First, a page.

I am a feminist. I believe women should have equal opportunities to men. I acknowledge that they often do not. (Yes, even now.)
I am also a mother, and when it it came to preparing for motherhood, feminism let me down.
From the beginning, we tell young girls they can do anything they want to do, they can be anyone they want to be. They are given access to great education, encouraged to further their studies and attain higher degrees. We push them to push themselves, to break boundaries, to achieve what seems impossible, to break through corporate glass ceilings and professional roadblocks.
We tell them they can have it all. And they can.
Until they have a baby.
In the fight to ensure equality, as we preach to girls that they can -- and should -- do anything a boy can do, we are failing to prepare women for one of the greatest challenges so many of them will face; motherhood. We are teaching our young people that there is no value in motherhood and that homemaking is an outdated, misogynistic concept. We do this through the promotion of professional progression as a marker of success, while completely devaluing the contribution of parents in the home.
We then wonder why, when these girls become women who turn into mothers, they suffer from depression, anxiety and struggle to find a sense of self or identity. Are we truly helping women get ahead, or are we instead setting them up for a future of self doubt and a sense of failure?
We are functioning in a society that pretends women don't grow up to become mothers. We are so driven by the focus that women can do the same and be the same as men, that we completely fail to provide them with education or understanding of what may be ahead for them, as future homemakers and those who raise children. How can we ensure equality for all women, when we place so little value on the role of the mother?
Mums need the sisterhood more than ever. We need feminism. But we need it from the beginning.
We need to be telling our young people that raising children is an incredibly important part of the fabric of our society and we need to be giving them the skills to be doing that well.
We need to be validating the role of the mother and highlighting the work that goes into it, instead of perpetuating the myth that the work that takes place in the home is 'less than' -- less meaningful, less valuable, less important.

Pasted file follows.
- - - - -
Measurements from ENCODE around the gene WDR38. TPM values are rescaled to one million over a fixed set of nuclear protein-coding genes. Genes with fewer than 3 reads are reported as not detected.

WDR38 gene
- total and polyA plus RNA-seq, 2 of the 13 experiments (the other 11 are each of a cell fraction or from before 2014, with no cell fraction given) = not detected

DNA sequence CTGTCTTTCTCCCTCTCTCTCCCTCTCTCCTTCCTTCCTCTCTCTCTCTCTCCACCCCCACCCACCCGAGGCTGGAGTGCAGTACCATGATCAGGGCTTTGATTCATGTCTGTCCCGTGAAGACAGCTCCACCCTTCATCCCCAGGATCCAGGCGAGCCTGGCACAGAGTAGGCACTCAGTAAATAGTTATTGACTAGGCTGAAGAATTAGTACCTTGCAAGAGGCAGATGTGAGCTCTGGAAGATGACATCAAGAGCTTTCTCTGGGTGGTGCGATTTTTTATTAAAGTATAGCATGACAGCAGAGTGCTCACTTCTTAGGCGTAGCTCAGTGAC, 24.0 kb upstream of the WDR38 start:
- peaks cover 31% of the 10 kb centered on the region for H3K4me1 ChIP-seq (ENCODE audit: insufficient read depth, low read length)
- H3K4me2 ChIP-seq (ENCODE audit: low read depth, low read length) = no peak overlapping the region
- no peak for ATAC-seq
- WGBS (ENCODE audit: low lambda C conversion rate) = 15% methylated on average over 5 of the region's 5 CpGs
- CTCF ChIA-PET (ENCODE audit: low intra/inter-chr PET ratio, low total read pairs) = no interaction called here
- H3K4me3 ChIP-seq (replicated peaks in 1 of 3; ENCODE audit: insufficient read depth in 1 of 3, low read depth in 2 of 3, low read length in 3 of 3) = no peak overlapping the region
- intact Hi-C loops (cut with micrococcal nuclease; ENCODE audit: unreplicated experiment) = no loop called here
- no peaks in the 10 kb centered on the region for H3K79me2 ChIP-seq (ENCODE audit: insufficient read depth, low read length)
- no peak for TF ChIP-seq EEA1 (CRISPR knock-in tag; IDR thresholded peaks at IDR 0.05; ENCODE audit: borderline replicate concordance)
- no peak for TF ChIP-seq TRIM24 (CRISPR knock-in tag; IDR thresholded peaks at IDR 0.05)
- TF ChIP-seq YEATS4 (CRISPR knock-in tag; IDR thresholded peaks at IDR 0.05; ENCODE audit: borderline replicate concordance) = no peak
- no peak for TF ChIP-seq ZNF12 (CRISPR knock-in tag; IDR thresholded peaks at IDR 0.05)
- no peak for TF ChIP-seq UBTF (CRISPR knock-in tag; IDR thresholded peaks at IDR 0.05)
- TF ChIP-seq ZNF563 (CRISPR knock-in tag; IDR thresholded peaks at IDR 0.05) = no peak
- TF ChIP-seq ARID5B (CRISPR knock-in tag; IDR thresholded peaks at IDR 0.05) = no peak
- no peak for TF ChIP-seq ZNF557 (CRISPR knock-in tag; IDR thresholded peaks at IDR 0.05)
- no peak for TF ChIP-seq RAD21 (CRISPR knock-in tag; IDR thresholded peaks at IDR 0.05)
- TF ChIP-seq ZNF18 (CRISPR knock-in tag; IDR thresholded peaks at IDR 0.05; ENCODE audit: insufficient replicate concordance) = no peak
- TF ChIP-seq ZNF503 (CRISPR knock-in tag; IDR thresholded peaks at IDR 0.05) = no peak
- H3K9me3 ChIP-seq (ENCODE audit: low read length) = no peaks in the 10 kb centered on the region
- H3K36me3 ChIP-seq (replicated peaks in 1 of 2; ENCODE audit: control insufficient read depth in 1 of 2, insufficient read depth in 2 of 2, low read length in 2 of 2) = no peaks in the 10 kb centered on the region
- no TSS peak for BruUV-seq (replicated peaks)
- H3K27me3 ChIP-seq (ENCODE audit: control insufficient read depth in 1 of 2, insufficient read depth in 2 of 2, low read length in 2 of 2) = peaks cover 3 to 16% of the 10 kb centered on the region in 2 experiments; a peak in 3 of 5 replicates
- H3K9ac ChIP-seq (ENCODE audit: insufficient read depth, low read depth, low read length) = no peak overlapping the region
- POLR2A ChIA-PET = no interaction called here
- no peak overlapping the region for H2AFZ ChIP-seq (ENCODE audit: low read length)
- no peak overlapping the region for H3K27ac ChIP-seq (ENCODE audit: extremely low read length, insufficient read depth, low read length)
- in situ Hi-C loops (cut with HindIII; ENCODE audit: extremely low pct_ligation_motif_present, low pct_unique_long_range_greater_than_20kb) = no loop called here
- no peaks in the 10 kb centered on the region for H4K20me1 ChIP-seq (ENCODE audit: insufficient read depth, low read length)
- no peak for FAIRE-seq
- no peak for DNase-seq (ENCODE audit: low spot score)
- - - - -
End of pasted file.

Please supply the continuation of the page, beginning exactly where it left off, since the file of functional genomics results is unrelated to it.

We need to teach young people the skills they need to succeed -- not only in the workforce, but in the home as well. We need to teach them how to care for children, how to cook, how to clean and organise, how to manage household budgets and administration.
We need to view and offer this as just as an important career option as any other; because for many women, the ones who, for whatever reason, do not return to the workforce and instead stay home to raise their children, this does become their career.
Young men need to understand the value of this role as well. They need to be shown that a homemaker -- male or female -- provides an essential contribution to society. They, too, need to be given the option to become the primary caretaker. We need to ensure that we lift up the value and recognition of this role to the point where it is just as viable an ambition as any other career prospect.
The men of our society, when not performing the role of stay-at-home parent themselves (as so often is the case) need to be taught to see the worth of the parent who stays home. There needs to be a change within our society in how we speak to and about homemakers. If our only marker of success is what you do in the workplace, how can we ever achieve that degree of equality?
We need to stop acting as though when we provide women with these traditional skills, we are taking away their power.
The reality of our society cannot be ignored.
For many women, their journey will naturally lead them to a period of stay in the home, caring for children. Whether that time is only a few months, or for several decades, they need to be prepared. They need to be given the skills they need to succeed and they need to be taught that their work is valuable.
We need to stop acting as though when we provide women with these traditional skills, we are taking away their power. Teaching women to care for children and a home empowers them. It prepares them for a path that may lie ahead. What really takes away their power, is telling them that doing so is worthless.
Feminism, it's time to catch up. Our women deserve better.
Let's tell them they can be anything they want -- including a Mum, and let's start telling them just how important that is.___________
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